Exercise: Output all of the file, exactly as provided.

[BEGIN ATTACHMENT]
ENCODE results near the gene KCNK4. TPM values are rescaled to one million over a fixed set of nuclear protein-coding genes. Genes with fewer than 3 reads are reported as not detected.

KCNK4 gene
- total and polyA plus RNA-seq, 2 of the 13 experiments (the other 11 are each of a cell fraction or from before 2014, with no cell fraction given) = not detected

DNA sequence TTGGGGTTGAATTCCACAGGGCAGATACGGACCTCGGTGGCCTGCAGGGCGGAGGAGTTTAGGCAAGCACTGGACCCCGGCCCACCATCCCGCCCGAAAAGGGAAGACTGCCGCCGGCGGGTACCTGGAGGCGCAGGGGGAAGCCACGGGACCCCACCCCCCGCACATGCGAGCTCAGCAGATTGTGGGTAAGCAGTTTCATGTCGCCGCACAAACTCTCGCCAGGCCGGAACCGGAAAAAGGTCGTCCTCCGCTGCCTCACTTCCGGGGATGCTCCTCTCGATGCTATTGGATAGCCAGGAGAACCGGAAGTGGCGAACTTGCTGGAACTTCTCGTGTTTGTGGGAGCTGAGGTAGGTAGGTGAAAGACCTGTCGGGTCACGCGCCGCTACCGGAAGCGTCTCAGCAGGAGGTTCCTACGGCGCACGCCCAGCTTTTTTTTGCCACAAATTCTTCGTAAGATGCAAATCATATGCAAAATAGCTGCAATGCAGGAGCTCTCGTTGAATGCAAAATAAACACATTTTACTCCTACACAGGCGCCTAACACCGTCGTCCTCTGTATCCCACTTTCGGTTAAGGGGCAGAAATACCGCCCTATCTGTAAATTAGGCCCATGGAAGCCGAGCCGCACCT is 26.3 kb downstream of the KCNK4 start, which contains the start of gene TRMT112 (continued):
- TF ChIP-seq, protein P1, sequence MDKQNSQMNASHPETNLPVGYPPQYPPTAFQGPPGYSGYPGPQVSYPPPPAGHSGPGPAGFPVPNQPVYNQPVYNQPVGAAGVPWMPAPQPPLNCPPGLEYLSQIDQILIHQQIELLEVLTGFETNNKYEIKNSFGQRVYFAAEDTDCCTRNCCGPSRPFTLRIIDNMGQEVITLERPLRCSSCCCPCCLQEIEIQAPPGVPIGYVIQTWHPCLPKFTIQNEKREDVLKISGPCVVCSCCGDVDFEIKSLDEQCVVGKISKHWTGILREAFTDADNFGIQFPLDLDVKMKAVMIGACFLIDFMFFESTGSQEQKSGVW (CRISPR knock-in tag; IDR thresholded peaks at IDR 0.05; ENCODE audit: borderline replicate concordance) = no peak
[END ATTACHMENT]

ENCODE results near the gene KCNK4. TPM values are rescaled to one million over a fixed set of nuclear protein-coding genes. Genes with fewer than 3 reads are reported as not detected.

KCNK4 gene
- total and polyA plus RNA-seq, 2 of the 13 experiments (the other 11 are each of a cell fraction or from before 2014, with no cell fraction given) = not detected

DNA sequence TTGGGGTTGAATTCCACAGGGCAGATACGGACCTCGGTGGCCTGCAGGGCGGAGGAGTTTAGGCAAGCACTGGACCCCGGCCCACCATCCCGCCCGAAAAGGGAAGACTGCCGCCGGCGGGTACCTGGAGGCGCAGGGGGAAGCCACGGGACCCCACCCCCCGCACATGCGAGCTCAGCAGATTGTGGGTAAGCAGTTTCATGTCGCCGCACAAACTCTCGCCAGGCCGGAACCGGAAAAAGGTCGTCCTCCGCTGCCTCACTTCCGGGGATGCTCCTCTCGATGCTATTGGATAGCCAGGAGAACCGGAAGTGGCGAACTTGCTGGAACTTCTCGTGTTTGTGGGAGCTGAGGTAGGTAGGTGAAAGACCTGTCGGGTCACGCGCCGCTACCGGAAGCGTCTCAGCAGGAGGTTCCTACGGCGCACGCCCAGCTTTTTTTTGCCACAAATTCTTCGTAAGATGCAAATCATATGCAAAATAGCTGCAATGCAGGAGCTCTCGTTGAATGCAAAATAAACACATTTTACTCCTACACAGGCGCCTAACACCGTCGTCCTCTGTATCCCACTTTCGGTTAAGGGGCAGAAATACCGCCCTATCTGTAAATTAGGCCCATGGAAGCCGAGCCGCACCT is 26.3 kb downstream of the KCNK4 start, which contains the start of gene TRMT112 (continued):
- TF ChIP-seq, protein P1, sequence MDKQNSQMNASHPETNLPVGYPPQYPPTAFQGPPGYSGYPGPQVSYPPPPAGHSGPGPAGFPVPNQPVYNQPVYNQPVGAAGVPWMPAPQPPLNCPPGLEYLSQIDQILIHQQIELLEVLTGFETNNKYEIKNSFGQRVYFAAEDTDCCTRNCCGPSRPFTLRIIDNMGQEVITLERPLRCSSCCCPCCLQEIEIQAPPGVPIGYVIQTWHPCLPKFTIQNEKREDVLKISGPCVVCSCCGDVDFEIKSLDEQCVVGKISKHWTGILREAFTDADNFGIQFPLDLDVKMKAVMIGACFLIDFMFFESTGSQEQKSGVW (CRISPR knock-in tag; IDR thresholded peaks at IDR 0.05; ENCODE audit: borderline replicate concordance) = no peak